The new species is a member of the African cavernosa species complex of the genus Bothroponera, in which the metatibial gland on the ventral tibial hind leg is absent and the clypeus is convex with “v” shaped anterior margin. Bothroponera umgodikulula is easily recognized by the horizontal propodeal spiracle (parallel to the posteropropodeum in the remainder of the Bothroponera species). In addition, the smooth and glossy 4th abdominal segment (second gastral segment) of B. umgodikulula is different from the sculptured segments of the similar B. cavernosa and B. cavernosa var. montivaga. The 4th abdominal segment of B. cavernosa is rough, moderately shiny with few scattered hairs and fine poorly defined striae, while that of B. cavernosa var. montivaga is somewhat smooth and moderately shiny (less so than B. umgodikulula) with a few scattered punctures. The other taxa that can be confused with B. umgodikulula are B. laevissima and B. laevissima var. aspera because they both have smooth and glossy 4th abdominal segments, but it is easy to recognize them by the body surface. Most surfaces of B. umgodikulula are coarsely foveolate whereas they are smooth and shiny in B. laevissima and with a few punctures in B. laevissima var. aspera. The new species B. umgodikulula is also characterized by the larger body size (total length 14.80–15.65 mm) compared to B. cavernosa (11.90 mm) and B. cavernosa var. montivaga (12.20–12.65 mm). In fact, the new species is the largest species among the other cavernosa complex species (B. granosa 13.75–14.50 mm, B. variolosa 12.15–12.75 mm, B. strigulosa 12.20 mm, B. laevissima 11.80−13.00 mm, B. laevissima var. aspera 11.70–12. 70 mm, B. pumicosa 11.00–11.65 mm, B. cariosa 11.50 mm, and B. berthoudi 9.60 mm). Bothroponera cavernosa var. montivaga and B. cavernosa share most of the characteristics with the new species except the propodeal spiracle, which is obliquely vertical in B. cavernosa var. montivaga and B. cavernosa, while it is horizontal in B. umgodikulula. The new species B. umgodikulula is the only species among the cavernosa complex species that has a horizontal propodeal spiracle. The anterior medial margin of the clypeus is “v” shaped in B. umgodikulula similarly to that of B. granosa, B. cavernosa, B. cavernosa var. montivaga, and B. laevissima var. aspera. Conversely, the anterior medial margin of the clypeus is “u” shaped in B. cariosa, B. strigulosa, B. pumicosa, B. laevissima, B. berthoudi, and B. variolosa. The clypeus has a sharp carina on the raised area in B. granosa; it is partially carinated in B. cavernosa and B. cavernosa var. montivaga, and the lower parts are smooth. The anterior medial raised area of B. umgodikulula is completely smooth (lacking the carina), and shiny, but sculptured and punctate on sides of the medial raised area. The scape of B. umgodikulula reaches or slightly exceeds the posterior lateral corner of the head, while it is slightly shorter in B. cavernosa var. montivaga and slightly longer in B. cavernosa.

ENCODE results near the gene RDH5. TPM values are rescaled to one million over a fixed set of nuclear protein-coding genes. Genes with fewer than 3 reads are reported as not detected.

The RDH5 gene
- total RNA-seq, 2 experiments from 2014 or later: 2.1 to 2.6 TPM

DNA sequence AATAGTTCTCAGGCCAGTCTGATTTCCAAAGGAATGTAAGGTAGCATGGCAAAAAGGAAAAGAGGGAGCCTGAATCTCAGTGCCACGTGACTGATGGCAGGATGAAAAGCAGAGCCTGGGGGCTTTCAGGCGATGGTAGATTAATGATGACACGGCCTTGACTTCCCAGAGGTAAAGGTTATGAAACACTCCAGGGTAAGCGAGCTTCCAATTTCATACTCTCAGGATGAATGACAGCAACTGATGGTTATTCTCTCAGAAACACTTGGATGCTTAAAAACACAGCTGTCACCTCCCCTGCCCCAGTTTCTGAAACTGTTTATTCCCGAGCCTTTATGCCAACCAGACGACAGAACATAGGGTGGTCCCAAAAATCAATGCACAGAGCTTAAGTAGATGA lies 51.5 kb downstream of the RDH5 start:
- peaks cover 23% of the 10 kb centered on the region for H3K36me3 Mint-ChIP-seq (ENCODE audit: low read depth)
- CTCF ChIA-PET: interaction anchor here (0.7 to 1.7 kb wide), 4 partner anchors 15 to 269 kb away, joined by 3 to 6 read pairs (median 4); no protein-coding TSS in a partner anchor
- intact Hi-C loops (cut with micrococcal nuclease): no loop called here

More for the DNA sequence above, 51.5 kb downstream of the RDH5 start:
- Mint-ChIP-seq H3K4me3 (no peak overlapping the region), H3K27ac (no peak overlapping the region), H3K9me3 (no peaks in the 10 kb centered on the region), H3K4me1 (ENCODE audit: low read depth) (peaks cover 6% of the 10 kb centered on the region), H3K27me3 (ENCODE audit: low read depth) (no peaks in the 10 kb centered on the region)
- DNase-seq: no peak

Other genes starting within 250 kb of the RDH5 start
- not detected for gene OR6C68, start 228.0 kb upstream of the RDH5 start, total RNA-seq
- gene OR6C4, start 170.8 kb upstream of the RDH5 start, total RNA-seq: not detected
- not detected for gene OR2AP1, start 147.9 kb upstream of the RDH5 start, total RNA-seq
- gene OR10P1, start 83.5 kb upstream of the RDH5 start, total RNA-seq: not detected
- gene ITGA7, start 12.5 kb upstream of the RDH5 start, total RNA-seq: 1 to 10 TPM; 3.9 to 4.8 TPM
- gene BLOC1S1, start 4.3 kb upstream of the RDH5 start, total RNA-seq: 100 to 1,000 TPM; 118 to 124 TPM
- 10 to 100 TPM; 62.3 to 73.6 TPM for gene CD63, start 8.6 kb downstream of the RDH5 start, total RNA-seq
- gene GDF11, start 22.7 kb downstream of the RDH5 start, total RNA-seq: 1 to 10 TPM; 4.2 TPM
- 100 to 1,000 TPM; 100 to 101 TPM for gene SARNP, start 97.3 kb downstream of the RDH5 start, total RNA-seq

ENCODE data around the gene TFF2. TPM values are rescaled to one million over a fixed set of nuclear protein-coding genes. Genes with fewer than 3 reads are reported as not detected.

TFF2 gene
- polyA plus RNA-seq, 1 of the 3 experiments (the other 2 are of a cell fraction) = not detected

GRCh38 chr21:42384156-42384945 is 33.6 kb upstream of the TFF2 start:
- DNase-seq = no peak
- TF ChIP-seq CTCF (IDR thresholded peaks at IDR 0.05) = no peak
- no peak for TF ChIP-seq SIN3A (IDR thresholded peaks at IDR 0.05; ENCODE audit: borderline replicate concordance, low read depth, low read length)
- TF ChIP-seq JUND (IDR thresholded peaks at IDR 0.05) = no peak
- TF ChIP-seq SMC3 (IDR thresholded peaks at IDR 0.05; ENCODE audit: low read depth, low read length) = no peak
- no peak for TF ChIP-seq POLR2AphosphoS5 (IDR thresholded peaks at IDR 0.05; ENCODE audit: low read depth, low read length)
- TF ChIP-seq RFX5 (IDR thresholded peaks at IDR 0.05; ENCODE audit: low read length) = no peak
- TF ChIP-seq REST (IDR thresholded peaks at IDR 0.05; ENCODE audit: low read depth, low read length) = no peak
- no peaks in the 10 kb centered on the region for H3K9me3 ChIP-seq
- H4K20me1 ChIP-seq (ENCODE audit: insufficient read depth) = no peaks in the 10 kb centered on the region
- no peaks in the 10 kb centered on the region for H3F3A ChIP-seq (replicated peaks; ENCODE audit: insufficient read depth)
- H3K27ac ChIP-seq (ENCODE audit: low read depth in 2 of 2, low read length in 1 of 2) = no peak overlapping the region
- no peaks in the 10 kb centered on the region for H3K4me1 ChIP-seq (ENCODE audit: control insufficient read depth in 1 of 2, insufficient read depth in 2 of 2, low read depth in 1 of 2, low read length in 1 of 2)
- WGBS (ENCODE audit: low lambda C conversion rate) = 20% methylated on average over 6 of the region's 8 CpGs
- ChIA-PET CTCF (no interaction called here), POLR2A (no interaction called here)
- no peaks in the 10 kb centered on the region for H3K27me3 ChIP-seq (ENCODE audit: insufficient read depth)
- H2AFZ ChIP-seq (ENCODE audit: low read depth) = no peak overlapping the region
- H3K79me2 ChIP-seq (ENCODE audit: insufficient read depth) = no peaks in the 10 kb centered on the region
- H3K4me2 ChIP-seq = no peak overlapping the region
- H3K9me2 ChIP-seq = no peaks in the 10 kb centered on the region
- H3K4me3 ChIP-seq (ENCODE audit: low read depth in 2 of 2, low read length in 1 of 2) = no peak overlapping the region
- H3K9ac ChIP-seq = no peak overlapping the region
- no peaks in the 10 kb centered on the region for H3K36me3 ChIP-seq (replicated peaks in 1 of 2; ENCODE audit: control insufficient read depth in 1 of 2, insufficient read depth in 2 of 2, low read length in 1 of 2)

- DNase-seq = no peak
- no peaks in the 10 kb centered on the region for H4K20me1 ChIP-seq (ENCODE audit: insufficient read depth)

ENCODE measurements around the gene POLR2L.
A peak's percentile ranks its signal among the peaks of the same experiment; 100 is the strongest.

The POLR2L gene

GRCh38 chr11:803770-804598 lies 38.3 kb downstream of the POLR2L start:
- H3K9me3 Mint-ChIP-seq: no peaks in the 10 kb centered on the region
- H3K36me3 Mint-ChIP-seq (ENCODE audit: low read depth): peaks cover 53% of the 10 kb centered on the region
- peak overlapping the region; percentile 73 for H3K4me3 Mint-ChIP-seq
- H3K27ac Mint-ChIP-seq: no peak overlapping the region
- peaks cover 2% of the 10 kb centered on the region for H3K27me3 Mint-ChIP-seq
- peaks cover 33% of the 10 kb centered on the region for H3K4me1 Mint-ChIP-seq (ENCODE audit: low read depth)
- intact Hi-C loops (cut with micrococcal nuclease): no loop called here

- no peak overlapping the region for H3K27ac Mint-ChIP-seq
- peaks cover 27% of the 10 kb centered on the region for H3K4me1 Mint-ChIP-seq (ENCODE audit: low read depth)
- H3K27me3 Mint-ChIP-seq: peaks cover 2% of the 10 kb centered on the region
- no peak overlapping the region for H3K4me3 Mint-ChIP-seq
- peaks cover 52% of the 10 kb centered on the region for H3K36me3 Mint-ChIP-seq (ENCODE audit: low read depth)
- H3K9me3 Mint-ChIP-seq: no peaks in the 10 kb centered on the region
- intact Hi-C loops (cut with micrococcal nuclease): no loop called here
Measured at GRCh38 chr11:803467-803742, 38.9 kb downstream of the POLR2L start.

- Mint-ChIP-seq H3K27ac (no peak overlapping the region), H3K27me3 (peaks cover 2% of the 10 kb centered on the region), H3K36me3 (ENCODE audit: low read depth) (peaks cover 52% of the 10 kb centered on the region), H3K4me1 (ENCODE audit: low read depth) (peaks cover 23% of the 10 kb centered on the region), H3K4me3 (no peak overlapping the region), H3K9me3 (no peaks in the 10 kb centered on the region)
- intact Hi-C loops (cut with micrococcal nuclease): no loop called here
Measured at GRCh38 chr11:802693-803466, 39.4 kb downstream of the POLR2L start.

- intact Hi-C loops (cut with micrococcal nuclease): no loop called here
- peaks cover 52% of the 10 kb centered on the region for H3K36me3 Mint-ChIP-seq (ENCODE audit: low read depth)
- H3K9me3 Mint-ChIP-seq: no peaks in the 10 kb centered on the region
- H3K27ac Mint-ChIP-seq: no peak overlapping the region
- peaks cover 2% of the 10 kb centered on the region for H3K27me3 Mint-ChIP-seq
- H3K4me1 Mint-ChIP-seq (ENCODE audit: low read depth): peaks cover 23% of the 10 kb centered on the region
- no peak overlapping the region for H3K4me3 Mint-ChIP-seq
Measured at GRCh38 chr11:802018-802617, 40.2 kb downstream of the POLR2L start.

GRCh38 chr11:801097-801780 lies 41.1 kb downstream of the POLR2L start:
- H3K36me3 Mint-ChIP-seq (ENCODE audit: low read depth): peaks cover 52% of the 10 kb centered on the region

3.4. Material Examined
Type series, South Africa: Eastern Cape, Bulhoek, Klaver-Clanw., Bulhoek at 32°10′0′′ S; 26°49′0′′E, Mus. Expd. October 1950, (2 w, holotype (MCZC) and paratype (SAM) no. C005835) Bothroponera cavernosa Roger, 1860, F. W. G., SAM-HYM SAM.
The species is known only from Bulhoek (Whittlesea), Eastern Cape, South Africa.
3.6. Biology and Habitat